Human and digital rights organisations Access Now, Civil Liberties Union for Europe and European Digital Rights (EDRi) published a joint report on 18 October 2018 evaluating the European Commission’s online disinformation and propaganda initiatives.

The report encourages good policy development based on thorough research and evidence. The European Commission or Member States should not propose binding policies until evidence and accurate benchmarks have been identified.

“We urge the European Commission to restrain from issuing any binding policy simply because there’s not enough meaningful data to underpin evidence-based policy. Research is needed to evaluate the impact of online disinformation and propaganda on society, and develop measures according to the fact-based findings of that research. Any measures should respect freedom of expression and data protection”, said Éva Simon, Freedom of Expression and Privacy Advocacy Officer of Liberties.

“Any measure to tackle the complex topic of online disinformation must not be blindly reliant on automated means, artificial intelligence or similar emerging technologies without ensuring that the design, development and deployment of such technologies are individual centric and respect human rights”, said Fanny Hidvégi, European Policy Manager with Access Now.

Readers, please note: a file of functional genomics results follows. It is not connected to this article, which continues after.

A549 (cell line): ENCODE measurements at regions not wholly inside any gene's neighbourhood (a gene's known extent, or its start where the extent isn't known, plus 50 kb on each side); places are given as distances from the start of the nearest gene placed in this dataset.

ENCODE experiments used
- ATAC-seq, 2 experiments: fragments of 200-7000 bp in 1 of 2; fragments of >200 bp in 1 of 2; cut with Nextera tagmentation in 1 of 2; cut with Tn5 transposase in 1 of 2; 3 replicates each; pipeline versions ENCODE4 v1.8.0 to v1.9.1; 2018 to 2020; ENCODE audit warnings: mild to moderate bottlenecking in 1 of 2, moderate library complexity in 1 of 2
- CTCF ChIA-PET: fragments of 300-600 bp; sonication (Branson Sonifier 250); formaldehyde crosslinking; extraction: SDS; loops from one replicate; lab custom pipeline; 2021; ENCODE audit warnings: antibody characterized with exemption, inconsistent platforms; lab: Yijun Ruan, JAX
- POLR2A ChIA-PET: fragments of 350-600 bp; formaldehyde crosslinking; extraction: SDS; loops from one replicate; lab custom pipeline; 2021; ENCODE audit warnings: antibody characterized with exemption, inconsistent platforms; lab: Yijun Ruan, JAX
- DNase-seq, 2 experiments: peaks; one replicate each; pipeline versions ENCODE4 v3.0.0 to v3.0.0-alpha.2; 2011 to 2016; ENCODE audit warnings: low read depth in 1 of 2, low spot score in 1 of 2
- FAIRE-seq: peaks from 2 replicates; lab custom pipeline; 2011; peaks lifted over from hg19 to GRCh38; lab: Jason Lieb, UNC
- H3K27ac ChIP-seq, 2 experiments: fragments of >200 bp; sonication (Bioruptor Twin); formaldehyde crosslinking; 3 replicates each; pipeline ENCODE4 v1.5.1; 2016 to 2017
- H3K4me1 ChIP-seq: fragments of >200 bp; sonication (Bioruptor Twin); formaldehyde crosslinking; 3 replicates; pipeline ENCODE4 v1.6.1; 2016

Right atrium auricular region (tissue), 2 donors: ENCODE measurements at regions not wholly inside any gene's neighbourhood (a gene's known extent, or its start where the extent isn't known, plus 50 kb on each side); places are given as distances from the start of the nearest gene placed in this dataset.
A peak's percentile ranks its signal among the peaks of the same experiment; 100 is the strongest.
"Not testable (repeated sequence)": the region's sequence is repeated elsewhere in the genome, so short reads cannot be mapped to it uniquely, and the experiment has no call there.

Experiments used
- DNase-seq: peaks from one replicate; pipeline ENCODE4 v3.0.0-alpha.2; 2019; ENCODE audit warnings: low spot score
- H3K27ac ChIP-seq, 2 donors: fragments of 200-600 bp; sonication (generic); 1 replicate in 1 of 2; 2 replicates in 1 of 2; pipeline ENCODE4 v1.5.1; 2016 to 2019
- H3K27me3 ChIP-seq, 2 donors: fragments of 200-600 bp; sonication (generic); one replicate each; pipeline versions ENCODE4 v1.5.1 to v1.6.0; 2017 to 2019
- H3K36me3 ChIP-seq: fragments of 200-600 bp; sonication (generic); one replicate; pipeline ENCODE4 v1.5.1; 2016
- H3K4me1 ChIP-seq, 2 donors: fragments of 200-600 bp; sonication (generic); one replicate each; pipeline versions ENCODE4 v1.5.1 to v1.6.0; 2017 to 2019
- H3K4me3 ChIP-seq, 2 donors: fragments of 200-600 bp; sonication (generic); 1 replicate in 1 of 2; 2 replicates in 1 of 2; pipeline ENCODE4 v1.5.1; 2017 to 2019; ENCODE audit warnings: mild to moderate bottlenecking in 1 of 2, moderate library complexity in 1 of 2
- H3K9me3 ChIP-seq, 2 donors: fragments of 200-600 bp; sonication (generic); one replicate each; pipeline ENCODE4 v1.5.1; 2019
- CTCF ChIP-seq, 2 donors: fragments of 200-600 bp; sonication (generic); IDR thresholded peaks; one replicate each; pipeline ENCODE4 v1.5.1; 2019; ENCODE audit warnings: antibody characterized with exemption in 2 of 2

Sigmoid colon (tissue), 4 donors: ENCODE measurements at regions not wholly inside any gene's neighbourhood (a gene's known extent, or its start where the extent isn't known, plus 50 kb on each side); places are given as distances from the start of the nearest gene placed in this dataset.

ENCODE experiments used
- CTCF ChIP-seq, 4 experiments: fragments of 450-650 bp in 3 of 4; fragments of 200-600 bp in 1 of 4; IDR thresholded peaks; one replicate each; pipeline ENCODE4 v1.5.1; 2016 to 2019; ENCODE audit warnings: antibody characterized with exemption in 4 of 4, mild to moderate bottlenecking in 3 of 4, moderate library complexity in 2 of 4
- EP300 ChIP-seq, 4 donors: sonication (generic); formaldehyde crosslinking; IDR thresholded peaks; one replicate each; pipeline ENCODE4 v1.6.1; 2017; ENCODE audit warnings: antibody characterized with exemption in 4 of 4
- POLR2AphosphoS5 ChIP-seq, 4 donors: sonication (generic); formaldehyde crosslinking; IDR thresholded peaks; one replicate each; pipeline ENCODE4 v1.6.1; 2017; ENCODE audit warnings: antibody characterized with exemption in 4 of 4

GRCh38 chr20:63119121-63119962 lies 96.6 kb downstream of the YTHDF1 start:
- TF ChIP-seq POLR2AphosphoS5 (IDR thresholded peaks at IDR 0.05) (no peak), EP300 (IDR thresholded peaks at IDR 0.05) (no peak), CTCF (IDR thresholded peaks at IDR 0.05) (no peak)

The EU should move away from superficial solutions and propose practical, proportionate solutions to tackle the root causes of online disinformation and manipulation, such as the dominant data-hungry business models in the market, said Maryant Fernández Pérez, Senior Policy Advisor at European Digital Rights (EDRi).

The three organisations warn against some of the proposed solutions by the Commission. Example of such flawed solutions are institutionalised fact-checking, relying on blind faith in Artificial intelligence and emerging technologies, creating the “EU vs. Disinformation” campaign and limiting anonymity.

As a possible way forward, the report advocates for three more meaningful solutions:

  • Address the business model of online manipulation through appropriate data protection, privacy and competition laws.
  • Prevent the misuse of personal data in elections.
  • Increase media information and literacy.

With this analysis and these solutions, the report aims at feeding into the European Commission’s Action Plan on Disinformation that is expected to present by the end of the year.

To read all the recommendations download the full report here.